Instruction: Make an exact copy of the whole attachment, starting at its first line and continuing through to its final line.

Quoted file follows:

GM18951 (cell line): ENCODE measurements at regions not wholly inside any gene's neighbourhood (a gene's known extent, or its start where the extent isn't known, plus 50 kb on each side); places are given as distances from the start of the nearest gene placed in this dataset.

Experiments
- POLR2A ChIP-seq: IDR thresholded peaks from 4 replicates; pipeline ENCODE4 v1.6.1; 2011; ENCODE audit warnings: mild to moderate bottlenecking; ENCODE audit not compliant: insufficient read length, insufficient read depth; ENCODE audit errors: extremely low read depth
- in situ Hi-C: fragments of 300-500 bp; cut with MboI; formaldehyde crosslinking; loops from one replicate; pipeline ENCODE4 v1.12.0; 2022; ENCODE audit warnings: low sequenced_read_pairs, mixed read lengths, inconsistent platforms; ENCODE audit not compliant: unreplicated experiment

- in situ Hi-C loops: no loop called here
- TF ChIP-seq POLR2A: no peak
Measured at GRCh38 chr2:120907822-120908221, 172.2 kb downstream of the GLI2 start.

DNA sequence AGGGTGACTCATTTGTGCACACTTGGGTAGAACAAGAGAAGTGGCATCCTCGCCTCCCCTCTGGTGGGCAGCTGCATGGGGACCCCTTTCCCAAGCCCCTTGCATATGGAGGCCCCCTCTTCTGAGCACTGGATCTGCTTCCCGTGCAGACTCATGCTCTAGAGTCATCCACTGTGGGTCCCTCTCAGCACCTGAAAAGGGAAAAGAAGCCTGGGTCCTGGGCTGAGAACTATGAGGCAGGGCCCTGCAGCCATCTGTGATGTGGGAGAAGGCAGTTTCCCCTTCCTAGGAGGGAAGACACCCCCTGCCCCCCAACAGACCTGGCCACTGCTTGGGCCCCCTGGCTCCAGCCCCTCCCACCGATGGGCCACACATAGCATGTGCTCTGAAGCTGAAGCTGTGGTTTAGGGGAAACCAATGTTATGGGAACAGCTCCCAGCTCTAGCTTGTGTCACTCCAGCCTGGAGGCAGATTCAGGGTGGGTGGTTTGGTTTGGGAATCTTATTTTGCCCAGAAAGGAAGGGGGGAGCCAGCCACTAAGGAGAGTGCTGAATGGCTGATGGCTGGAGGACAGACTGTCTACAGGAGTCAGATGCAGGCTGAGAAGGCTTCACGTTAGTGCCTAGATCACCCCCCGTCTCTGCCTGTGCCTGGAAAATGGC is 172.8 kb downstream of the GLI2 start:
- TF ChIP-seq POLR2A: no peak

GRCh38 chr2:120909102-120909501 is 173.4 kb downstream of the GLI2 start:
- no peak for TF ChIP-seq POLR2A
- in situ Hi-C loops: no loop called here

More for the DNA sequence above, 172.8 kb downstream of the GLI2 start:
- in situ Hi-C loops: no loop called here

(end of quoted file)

GM18951 (cell line): ENCODE measurements at regions not wholly inside any gene's neighbourhood (a gene's known extent, or its start where the extent isn't known, plus 50 kb on each side); places are given as distances from the start of the nearest gene placed in this dataset.

Experiments
- POLR2A ChIP-seq: IDR thresholded peaks from 4 replicates; pipeline ENCODE4 v1.6.1; 2011; ENCODE audit warnings: mild to moderate bottlenecking; ENCODE audit not compliant: insufficient read length, insufficient read depth; ENCODE audit errors: extremely low read depth
- in situ Hi-C: fragments of 300-500 bp; cut with MboI; formaldehyde crosslinking; loops from one replicate; pipeline ENCODE4 v1.12.0; 2022; ENCODE audit warnings: low sequenced_read_pairs, mixed read lengths, inconsistent platforms; ENCODE audit not compliant: unreplicated experiment

- in situ Hi-C loops: no loop called here
- TF ChIP-seq POLR2A: no peak
Measured at GRCh38 chr2:120907822-120908221, 172.2 kb downstream of the GLI2 start.

DNA sequence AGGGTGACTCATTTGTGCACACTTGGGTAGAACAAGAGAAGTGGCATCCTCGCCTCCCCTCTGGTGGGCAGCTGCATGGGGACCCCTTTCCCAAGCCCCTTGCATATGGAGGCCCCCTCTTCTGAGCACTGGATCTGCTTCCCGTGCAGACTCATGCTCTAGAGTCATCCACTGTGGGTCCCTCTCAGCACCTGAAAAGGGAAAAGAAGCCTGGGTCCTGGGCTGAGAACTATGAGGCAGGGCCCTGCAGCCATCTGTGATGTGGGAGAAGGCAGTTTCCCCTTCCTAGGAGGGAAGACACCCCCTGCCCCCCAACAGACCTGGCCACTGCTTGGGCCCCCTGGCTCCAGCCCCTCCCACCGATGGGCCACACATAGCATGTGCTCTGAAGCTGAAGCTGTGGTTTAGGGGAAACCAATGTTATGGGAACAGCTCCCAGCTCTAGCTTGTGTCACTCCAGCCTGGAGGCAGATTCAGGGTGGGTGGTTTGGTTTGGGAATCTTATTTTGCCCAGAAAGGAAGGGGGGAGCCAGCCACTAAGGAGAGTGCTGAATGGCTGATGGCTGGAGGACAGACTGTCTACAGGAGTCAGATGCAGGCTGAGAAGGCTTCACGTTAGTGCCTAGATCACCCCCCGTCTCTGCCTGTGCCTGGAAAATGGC is 172.8 kb downstream of the GLI2 start:
- TF ChIP-seq POLR2A: no peak

GRCh38 chr2:120909102-120909501 is 173.4 kb downstream of the GLI2 start:
- no peak for TF ChIP-seq POLR2A
- in situ Hi-C loops: no loop called here

More for the DNA sequence above, 172.8 kb downstream of the GLI2 start:
- in situ Hi-C loops: no loop called here